[Guest Post] Federal Court in Australia Grants Injunction Restraining Unlawful Use of Scotch Whisky

Dr Titilayo Adebola, Lecturer in Law at the University of Aberdeen, with research interests in international intellectual property, plant variety protection and geographical indications  kindly provides the following update on a recent case involving the enforcement of the Scotch Whisky mark:

On 15 November 2019, a Federal Court in Melbourne, Australia, granted a series of permanent injunctions restraining Rex D’Aquino (principal director, D’Aquino Bros Pty Ltd) and D’Aquino Bros Pty Ltd (Australian based liquor company) from infringing and unlawfully using the Australian certification trade mark for Scotch Whisky. The Scotch Whisky Association (SWA) instituted the Federal Court action following an ABC investigation which revealed D’Aquino Bros Pty Ltd allegedly sold whisky produced in Orange, New South Wales, Australia as Scotch Whisky produced in Scotland, in breach of Australian trade mark law. The brands of contested whisky included “The Black Scot”, “The Clansmen” and “J.B.R Scotch Whisky.” These brands fail to meet the established requirements for Scotch Whisky.

Scotch Whisky is whisky distilled and matured in oak casks for at least three years in Scotland and bottled at a minimum alcoholic strength of 40 per cent alcohol by volume. There are five categories: single malt, single grain, blended malt, blended grain and blended Scotch Whisky. Scotch Whisky is protected as geographical indications or trade marks in over 100 countries. The flexibility in protection reflects the choice offered in the World Trade Organisation’s (WTO) Agreement on Trade-Related Aspects of Intellectual Property Rights (TRIPS). TRIPS  obliges members of the WTO to provide any legal means to protect origin-based products. Accordingly, while Scotch Whisky is protected in the United Kingdom and European Union as geographical indications in line with the Scotch Whisky Regulations 2009 and Scotch Whisky Technical File respectively, it is protected in Australia as a certification trade mark.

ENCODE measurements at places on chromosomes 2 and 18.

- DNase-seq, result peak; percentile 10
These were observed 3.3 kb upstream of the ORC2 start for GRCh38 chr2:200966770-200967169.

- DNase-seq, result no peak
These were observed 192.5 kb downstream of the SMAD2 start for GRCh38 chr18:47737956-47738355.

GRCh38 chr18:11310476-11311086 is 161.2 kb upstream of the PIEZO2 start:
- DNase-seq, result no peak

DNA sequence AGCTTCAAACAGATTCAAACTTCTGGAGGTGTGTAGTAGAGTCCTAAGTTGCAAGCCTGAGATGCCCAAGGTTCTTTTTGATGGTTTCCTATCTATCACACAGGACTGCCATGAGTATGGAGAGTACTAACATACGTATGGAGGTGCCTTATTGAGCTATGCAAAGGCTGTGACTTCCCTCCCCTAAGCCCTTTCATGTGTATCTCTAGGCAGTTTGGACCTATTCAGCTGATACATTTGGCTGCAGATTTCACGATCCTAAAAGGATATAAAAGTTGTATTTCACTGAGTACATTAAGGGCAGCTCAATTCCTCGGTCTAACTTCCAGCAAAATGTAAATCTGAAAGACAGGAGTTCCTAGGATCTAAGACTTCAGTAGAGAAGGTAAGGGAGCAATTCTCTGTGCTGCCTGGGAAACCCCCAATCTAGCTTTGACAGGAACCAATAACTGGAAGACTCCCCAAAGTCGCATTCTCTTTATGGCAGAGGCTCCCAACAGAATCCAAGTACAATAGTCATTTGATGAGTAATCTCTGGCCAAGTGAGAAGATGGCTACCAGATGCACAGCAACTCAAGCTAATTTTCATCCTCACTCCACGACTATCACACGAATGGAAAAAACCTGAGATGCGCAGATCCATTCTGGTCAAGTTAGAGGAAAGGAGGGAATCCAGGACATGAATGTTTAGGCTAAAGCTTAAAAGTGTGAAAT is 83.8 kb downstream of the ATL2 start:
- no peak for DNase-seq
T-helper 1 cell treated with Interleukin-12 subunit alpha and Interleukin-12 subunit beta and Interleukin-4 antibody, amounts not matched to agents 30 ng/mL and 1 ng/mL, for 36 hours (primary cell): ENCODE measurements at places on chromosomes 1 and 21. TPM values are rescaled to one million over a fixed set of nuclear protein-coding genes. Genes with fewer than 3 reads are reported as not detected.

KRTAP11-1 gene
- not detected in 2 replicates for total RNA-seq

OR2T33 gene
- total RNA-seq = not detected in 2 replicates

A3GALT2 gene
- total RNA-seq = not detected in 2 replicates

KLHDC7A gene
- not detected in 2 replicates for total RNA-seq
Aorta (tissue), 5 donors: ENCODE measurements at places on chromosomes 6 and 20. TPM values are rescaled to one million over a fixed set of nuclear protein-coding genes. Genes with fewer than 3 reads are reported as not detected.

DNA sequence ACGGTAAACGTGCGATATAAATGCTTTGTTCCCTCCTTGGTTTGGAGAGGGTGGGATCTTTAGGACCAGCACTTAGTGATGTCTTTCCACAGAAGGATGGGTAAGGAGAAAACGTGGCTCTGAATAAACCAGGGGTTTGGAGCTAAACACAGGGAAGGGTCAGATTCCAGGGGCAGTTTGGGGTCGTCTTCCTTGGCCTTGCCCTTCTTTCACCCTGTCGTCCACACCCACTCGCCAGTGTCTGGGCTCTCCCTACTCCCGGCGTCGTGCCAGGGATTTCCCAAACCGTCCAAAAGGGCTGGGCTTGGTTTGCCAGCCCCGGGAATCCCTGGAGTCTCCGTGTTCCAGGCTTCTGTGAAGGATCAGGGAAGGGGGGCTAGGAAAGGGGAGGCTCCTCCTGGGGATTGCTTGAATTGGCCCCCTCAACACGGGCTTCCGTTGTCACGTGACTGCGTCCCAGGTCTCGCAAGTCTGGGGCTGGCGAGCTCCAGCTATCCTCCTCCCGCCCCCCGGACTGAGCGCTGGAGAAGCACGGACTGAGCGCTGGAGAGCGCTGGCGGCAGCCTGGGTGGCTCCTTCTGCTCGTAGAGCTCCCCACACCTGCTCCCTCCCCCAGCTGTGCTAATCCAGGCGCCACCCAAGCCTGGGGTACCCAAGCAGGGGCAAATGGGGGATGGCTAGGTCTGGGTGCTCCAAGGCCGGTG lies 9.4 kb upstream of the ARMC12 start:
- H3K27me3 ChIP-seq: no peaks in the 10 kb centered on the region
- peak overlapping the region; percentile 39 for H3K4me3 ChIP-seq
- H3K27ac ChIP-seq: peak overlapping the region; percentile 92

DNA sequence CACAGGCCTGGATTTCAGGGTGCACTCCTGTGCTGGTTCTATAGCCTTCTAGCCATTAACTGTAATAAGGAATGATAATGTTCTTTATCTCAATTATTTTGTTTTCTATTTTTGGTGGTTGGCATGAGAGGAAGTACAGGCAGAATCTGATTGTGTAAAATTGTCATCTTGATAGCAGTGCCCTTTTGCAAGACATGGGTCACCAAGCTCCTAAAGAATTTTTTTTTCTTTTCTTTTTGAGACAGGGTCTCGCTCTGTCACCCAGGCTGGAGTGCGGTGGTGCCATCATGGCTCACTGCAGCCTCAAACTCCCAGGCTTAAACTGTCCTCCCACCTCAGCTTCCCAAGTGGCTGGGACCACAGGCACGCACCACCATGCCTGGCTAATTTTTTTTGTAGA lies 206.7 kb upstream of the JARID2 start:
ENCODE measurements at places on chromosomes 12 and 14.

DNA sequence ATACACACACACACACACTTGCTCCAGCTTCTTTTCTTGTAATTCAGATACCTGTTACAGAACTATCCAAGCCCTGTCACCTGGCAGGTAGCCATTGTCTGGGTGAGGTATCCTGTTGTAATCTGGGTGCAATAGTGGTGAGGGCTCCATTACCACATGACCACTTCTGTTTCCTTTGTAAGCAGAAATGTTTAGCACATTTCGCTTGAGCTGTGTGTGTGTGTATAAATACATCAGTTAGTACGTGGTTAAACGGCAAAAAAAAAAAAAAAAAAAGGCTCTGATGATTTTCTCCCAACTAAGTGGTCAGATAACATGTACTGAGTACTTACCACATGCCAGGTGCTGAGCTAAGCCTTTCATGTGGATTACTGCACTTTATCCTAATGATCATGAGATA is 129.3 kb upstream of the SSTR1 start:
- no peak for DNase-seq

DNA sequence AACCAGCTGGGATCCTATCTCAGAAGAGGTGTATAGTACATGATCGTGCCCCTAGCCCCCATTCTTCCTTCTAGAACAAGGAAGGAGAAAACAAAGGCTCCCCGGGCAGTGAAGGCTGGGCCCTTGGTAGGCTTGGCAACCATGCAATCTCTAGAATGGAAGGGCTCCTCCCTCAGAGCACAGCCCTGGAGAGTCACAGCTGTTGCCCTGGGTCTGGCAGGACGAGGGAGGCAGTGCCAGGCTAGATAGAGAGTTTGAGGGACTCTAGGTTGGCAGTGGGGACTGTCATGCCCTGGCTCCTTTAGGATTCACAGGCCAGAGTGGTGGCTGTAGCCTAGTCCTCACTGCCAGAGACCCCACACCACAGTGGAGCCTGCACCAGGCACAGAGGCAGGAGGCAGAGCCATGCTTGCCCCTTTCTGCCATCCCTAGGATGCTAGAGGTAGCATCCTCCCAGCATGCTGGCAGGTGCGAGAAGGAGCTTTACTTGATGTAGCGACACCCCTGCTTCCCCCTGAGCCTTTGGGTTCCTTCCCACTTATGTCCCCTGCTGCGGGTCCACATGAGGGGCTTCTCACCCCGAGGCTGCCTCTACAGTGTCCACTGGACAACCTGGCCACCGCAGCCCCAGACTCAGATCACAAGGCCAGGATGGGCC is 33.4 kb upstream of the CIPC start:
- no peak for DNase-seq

Thirsty work all this lawyering...
Image: anokarina

As demonstrated in the Aquino’s Bros Pty Ltd case, the SWA is actively committed to protecting Scotch Whisky globally [see another recent case here]. Indeed, the SWA has been successful in its mission because Scotch Whisky is not regarded as a generic type of whisky anywhere in the world. This is not the same for some other alcoholic drinks such as Cognac. For example, in the recent Mercosur negotiations between the European Union and Latin American countries, the parties agreed to transition periods that must expire before locally produced ‘Cognacs’ will be phased out and the designation is reserved exclusively for products of France. Conversely, Scotch Whisky is expressly identified as a protected geographical indication without the need for a transition period.

In an interview with the author on the Aquino Bros Pty Ltd case, Mr Alan Park, the SWA’s Director of Legal Affairs concludes that the SWA “is very pleased with the consent orders because the problem products have been removed from the market. The main defendants who were involved have consented to the injunctions from the court or agreed to written settlements to resolve this case.”

[Guest Post] Federal Court in Australia Grants Injunction Restraining Unlawful Use of Scotch Whisky [Guest Post] Federal Court in Australia Grants Injunction Restraining Unlawful Use of Scotch Whisky Reviewed by Hayleigh Bosher on Monday, December 09, 2019 Rating: 5

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